Red Sox 8, Angels 6
Considering the agony-inducing track record of the Boston Red Sox, it was all unfolding too easily.
Making his first playoff start with his team leading the American League Division Series over Anaheim 2-0, Bronson Arroyo had mastered the Angels' lineup through six innings. His lone mistake led to a tape-measure solo blast in the fourth inning by the Angels' Troy Glaus.
Cruising into the seventh with a 6-1 lead, Arroyo walked Jeff DaVanon to start the inning. Boston Manager Terry Francona pulled the right-hander, and six batters later Vladimir Guerrero belted an 0-1 pitch for a grand slam that tied the game and silenced a Fenway Park crowd already in celebration mode. It would stay 6-6 into extra innings, with nerves wreaking havoc on the Fenway Faithful.
But rather than add to their litany of playoff meltdowns, the Red Sox swept aside the Angels and roared into the AL Championship Series for the second straight year on the strength of David Ortiz's two-run home run on the first pitch he saw from Jarrod Washburn in the 10th, lifting Boston to an 8-6 victory.
"In that situation, let me tell you, I wasn't really thinking about hitting a home run. I want to have a good at-bat. I want to at least get on base," said Ortiz, who batted .545 in the series.
He circled the bases with his thick right arm raised and bounded into a mosh pit of teammates at home plate, touching off a celebration that spilled out of the clubhouse and back into the stadium with players embracing fans behind the dugout.
October heroics were expected of the strapping designated hitter, an MVP hopeful who finished second in the American League in home runs (41) and RBI (139).
But as crucial to the Red Sox' fortunes moving forward was the performance of Arroyo, who while taking a no-decision, actually improved on the performances of Boston's vaunted twin aces, Curt Schilling and Pedro Martinez, who won Games 1 and 2, respectively.
"I'll take a no decision over a 'W,' if we get the win every night," said the 27-year-old right-hander.
Just who would start Game 3 was a matter of much public speculation in Boston as the regular season ended, with struggling veteran starters Derek Lowe and knuckleballer Tim Wakefield each earning consideration.
But Arroyo, who early in the season was considered the number five starter, leapfrogged the two veterans with a strong September. He breezed through the early innings Friday, sending the Angels down 1-2-3 in the first, and striking out the side after a leadoff single to center by center fielder Garret Anderson in the second.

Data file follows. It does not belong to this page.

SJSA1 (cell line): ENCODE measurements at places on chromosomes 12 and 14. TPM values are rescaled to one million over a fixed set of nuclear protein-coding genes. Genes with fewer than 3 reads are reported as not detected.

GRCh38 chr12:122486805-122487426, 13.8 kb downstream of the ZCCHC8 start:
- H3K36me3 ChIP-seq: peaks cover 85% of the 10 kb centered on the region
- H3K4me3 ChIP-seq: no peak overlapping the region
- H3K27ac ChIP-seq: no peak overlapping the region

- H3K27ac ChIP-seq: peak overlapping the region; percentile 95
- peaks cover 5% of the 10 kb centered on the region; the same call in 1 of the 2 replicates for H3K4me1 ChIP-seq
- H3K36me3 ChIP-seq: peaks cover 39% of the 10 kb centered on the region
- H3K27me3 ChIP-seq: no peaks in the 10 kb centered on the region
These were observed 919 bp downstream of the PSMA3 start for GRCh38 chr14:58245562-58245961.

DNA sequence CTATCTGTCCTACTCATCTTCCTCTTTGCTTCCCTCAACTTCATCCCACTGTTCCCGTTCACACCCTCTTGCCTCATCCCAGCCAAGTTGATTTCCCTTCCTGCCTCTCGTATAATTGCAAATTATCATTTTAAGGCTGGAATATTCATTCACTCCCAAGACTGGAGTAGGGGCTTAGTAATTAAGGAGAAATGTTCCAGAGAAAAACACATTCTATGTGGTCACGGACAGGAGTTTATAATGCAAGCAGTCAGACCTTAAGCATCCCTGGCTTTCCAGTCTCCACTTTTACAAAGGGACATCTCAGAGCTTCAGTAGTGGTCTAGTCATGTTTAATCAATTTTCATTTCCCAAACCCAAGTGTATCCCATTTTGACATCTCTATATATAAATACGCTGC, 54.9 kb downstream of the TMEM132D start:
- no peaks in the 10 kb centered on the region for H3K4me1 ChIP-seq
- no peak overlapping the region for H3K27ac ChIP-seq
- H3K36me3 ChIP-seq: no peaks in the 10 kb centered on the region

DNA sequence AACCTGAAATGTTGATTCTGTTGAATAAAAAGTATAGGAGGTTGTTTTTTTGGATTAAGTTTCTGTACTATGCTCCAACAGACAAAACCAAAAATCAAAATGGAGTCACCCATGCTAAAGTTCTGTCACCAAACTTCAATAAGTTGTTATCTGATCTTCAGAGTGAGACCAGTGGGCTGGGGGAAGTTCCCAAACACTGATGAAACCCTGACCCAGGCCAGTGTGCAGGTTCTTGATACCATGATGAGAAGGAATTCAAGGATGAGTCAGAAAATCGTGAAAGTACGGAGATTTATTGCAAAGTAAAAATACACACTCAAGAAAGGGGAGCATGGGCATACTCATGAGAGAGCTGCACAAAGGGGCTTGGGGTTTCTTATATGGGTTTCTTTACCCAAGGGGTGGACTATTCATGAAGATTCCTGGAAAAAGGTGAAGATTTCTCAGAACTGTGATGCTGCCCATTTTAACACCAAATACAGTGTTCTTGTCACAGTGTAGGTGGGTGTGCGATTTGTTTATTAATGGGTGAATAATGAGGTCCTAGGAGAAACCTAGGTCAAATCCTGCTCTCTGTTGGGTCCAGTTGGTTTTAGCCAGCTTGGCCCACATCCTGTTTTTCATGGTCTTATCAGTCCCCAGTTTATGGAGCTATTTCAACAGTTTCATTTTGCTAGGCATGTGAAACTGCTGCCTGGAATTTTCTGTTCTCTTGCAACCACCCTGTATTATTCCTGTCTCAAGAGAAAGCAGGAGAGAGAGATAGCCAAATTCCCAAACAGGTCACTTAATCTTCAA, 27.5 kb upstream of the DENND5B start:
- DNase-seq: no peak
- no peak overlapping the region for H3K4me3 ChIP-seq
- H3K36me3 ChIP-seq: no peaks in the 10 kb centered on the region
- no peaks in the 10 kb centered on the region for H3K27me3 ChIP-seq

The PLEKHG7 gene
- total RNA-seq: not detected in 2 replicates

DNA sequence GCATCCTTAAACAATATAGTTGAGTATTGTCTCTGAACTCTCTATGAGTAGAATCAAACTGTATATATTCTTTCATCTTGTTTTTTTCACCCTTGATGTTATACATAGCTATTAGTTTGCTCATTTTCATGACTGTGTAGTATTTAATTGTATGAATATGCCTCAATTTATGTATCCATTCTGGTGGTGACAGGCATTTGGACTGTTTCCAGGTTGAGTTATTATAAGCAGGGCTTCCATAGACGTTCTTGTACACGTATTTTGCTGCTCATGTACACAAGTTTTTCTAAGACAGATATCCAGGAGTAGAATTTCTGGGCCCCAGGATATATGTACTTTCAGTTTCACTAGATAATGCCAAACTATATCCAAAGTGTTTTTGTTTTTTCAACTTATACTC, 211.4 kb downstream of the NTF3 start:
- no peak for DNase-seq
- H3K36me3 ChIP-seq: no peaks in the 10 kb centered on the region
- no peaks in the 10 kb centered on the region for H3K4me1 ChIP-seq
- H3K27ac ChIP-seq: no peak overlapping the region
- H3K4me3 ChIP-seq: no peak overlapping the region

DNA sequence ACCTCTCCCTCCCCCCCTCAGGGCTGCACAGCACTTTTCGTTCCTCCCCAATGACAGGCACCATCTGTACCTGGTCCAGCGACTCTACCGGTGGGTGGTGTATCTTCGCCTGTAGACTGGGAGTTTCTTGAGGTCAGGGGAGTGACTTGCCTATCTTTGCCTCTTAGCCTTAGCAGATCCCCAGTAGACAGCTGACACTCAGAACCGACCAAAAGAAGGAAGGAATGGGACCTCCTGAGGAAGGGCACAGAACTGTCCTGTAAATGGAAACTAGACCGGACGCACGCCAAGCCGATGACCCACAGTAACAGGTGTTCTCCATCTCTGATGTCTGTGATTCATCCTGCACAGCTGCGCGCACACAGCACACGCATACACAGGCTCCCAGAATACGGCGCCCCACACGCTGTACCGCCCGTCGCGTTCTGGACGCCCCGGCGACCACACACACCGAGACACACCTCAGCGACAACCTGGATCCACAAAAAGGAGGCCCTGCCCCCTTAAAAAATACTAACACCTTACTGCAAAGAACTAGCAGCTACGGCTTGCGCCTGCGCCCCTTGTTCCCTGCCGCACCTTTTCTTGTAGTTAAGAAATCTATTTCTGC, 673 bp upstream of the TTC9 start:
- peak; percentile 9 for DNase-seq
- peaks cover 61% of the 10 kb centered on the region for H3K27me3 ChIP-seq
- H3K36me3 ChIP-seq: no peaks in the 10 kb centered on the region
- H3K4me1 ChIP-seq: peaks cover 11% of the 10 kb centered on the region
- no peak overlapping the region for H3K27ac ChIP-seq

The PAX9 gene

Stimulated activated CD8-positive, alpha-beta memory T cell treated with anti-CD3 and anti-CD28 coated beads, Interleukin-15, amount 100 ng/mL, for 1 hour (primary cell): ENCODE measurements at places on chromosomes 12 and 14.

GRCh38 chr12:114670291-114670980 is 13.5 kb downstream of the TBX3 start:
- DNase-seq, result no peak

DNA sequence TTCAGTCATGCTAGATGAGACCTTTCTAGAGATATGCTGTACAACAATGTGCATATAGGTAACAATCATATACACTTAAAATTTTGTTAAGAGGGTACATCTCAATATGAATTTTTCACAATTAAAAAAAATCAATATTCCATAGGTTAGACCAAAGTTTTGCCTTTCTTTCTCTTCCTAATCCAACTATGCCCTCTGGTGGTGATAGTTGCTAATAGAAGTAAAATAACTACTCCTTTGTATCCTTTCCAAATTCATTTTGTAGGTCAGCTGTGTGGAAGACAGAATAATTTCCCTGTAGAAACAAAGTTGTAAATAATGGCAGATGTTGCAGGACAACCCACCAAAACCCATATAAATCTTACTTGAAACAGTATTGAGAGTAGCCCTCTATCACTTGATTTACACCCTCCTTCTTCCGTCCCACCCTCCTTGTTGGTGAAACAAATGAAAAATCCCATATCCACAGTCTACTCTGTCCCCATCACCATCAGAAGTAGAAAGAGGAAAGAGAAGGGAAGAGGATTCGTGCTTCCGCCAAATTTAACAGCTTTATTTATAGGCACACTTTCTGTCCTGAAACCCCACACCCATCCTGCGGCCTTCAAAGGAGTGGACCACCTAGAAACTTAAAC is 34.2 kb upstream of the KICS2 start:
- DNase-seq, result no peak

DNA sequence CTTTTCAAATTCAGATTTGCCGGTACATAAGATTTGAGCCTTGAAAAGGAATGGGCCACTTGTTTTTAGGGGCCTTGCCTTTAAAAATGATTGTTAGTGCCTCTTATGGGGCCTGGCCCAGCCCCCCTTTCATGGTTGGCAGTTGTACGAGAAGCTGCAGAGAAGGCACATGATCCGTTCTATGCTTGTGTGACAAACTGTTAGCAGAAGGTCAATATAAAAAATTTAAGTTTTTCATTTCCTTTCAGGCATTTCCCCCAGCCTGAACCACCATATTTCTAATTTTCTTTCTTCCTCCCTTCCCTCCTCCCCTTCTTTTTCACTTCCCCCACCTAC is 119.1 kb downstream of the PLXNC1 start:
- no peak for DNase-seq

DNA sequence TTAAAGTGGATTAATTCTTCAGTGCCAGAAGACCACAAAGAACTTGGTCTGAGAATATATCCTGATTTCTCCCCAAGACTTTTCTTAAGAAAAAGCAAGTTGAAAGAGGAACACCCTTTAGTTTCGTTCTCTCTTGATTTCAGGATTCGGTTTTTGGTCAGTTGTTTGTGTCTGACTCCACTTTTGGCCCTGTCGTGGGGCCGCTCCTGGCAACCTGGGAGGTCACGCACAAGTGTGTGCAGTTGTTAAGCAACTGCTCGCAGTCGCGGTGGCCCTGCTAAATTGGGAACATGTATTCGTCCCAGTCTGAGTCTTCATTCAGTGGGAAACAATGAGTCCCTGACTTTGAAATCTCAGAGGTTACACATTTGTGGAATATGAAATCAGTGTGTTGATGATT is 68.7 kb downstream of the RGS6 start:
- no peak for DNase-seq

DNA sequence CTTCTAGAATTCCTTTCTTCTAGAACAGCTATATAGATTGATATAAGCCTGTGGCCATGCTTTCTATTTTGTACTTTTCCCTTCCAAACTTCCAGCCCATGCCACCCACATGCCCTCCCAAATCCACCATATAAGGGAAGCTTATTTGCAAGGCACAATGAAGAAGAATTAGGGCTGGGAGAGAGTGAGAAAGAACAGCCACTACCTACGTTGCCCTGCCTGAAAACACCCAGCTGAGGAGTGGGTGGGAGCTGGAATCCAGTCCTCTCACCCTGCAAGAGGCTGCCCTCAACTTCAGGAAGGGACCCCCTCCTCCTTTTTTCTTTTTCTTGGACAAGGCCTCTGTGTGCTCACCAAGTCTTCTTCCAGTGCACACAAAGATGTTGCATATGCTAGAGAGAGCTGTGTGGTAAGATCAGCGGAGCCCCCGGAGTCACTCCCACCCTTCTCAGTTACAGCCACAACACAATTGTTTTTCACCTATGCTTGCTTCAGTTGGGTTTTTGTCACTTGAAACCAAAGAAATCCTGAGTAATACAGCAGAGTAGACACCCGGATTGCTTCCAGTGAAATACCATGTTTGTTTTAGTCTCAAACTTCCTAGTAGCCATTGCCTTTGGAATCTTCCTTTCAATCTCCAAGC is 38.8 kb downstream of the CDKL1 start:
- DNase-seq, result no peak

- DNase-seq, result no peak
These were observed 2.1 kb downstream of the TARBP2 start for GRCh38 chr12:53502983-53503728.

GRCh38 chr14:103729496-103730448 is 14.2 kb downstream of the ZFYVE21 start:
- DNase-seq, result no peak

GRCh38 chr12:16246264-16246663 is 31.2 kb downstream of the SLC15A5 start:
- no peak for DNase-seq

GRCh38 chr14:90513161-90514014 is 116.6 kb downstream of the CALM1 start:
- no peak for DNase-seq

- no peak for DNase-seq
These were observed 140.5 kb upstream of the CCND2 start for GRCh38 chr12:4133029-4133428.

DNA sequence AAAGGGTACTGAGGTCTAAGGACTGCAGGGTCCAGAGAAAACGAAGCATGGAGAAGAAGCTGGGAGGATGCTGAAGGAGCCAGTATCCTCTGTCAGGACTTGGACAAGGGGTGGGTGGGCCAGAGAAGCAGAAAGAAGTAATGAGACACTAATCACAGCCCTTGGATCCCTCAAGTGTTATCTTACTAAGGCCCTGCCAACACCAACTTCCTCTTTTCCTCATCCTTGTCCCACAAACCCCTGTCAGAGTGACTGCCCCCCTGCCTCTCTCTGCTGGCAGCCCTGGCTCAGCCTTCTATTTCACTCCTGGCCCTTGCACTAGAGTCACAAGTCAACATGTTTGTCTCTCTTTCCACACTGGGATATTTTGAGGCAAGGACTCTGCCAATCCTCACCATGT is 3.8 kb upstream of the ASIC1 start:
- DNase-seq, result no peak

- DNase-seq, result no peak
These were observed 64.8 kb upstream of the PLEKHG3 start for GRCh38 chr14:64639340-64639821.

Angels starter Kelvim Escobar, meantime, struggled with his command, walking the leadoff batter in the first three innings.
The first two times Escobar worked out of jams, but in the top of the third, the Red Sox opened the scoring when second baseman Mark Bellhorn walked, Ortiz (4 for 6) smashed a double off the top of the left field wall and Trot Nixon lined to right, scoring Bellhorn. The next batter, Kevin Millar, squibbed a 97-mph heater past the mound that scored Ortiz, and Boston had a 2-0 lead.
The Angels got one back in the fourth, when Glaus launched his second home run of the series, as Red Sox left fielder Manny Ramirez slowly turned to watch it soar over his head and into the street.
An inning later, the Red Sox chased Escobar, loading the bases with nobody out for Ramirez, who delivered a sacrifice fly. Ortiz greeted Shields with another double to drive in a run. The normally sure-handed David Eckstein then booted Millar's grounder, and the Red Sox had a 5-1 lead.
But the Angels were far from finished. In a move that seemed sure to be second-guessed before the extra-inning heroics, Arroyo, who had allowed only two runners to reach second base, was pulled after just 91 pitches.
"I thought he was tremendous. I also thought, after that first hitter [of the seventh inning], he looked like he was about out of bullets," Francona said, an assessment the young pitcher disputed.
After Guererro's momentum-changing home run, when the Angels loaded the bases on a single and a pair of walks, Anaheim had plenty of chances to push the winning run across, but came up dry.
In the 10th, with the embattled Lowe -- stripped of his starting role after stumbling badly in the stretch run -- on in relief for Boston, the Angels threatened again when Jose Molina walked and moved to second on Dallas McPherson's sacrifice bunt. Eckstein beat out an infield hit, but Lowe induced Chone Figgins to ground to short as the crowd chanted the pitcher's name.
"D-Lowe is the kind of guy that when you really need it, he steps up," Ortiz said. "I'm very happy and proud of him."
Angels Manager Mike Scioscia was faced with a series-altering decision in the bottom of the 10th, when he removed standout reliever Francisco Rodriguez, who had pitched 22/3 scoreless innings, with two outs and Ortiz at the plate.
He opted for the lefty Washburn, and Ortiz made him pay with a blast over into the seats over the Green Monster that sent 35,547 fans screaming for the Yankees, who took a 2-1 lead over Minnesota with an 8-4 win over the Twins Friday night.
The Red Sox, a team whose personalities are as varied as their many goofy hairstyles, drenched each other in the clubhouse with champagne and buckets of water.
Ringleaders Ramirez and Millar bolted from the dugout and sprayed fans who stuck around long after the game was over. The scoreboard flashed "How Sweep it Is."